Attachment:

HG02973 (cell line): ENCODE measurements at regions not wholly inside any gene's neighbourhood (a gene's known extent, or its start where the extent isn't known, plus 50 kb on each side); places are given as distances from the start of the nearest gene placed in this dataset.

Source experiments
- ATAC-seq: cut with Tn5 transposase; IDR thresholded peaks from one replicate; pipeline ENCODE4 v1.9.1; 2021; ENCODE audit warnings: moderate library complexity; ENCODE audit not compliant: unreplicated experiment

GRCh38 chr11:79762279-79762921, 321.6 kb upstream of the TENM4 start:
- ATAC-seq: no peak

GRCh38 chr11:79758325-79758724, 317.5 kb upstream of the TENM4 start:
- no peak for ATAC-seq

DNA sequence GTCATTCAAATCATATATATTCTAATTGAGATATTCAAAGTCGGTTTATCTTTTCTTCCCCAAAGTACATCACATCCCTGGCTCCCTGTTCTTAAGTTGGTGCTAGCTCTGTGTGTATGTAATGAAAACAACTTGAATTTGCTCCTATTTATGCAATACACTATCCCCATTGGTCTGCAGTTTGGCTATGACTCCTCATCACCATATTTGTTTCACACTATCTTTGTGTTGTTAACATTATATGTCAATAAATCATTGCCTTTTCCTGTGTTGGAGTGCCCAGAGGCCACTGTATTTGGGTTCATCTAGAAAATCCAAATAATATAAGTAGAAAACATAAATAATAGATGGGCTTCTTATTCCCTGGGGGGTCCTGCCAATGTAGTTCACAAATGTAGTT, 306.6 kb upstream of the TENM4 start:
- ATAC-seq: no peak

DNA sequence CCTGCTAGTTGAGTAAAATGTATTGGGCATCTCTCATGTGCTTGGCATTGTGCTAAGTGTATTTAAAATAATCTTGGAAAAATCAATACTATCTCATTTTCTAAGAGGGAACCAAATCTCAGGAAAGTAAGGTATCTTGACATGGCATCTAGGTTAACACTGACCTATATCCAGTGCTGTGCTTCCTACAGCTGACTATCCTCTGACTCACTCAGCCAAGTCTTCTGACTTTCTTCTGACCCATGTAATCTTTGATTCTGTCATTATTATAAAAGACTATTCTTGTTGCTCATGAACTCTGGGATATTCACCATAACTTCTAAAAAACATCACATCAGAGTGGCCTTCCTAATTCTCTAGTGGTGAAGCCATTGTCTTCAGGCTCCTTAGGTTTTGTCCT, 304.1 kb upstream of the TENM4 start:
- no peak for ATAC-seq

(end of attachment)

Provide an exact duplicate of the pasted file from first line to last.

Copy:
HG02973 (cell line): ENCODE measurements at regions not wholly inside any gene's neighbourhood (a gene's known extent, or its start where the extent isn't known, plus 50 kb on each side); places are given as distances from the start of the nearest gene placed in this dataset.

Source experiments
- ATAC-seq: cut with Tn5 transposase; IDR thresholded peaks from one replicate; pipeline ENCODE4 v1.9.1; 2021; ENCODE audit warnings: moderate library complexity; ENCODE audit not compliant: unreplicated experiment

GRCh38 chr11:79762279-79762921, 321.6 kb upstream of the TENM4 start:
- ATAC-seq: no peak

GRCh38 chr11:79758325-79758724, 317.5 kb upstream of the TENM4 start:
- no peak for ATAC-seq

DNA sequence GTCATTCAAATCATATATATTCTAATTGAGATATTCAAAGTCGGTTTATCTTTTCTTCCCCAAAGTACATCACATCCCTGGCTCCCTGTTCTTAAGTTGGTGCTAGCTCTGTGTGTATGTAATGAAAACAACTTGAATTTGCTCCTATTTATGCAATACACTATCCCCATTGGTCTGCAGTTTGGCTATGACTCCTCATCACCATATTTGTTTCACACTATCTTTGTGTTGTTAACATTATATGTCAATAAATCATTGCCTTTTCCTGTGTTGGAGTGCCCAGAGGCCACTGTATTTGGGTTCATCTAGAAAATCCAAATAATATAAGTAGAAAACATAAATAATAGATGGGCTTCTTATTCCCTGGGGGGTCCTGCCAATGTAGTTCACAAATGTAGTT, 306.6 kb upstream of the TENM4 start:
- ATAC-seq: no peak

DNA sequence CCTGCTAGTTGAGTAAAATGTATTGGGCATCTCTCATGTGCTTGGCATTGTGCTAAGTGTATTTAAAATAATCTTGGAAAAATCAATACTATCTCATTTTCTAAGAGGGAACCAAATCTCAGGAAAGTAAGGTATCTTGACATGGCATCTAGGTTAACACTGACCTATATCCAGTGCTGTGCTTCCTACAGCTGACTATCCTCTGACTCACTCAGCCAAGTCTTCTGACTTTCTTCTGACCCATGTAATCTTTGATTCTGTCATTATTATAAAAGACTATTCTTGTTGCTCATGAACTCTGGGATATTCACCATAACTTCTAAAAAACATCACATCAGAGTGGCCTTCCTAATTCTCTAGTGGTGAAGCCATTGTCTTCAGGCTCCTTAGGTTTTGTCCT, 304.1 kb upstream of the TENM4 start:
- no peak for ATAC-seq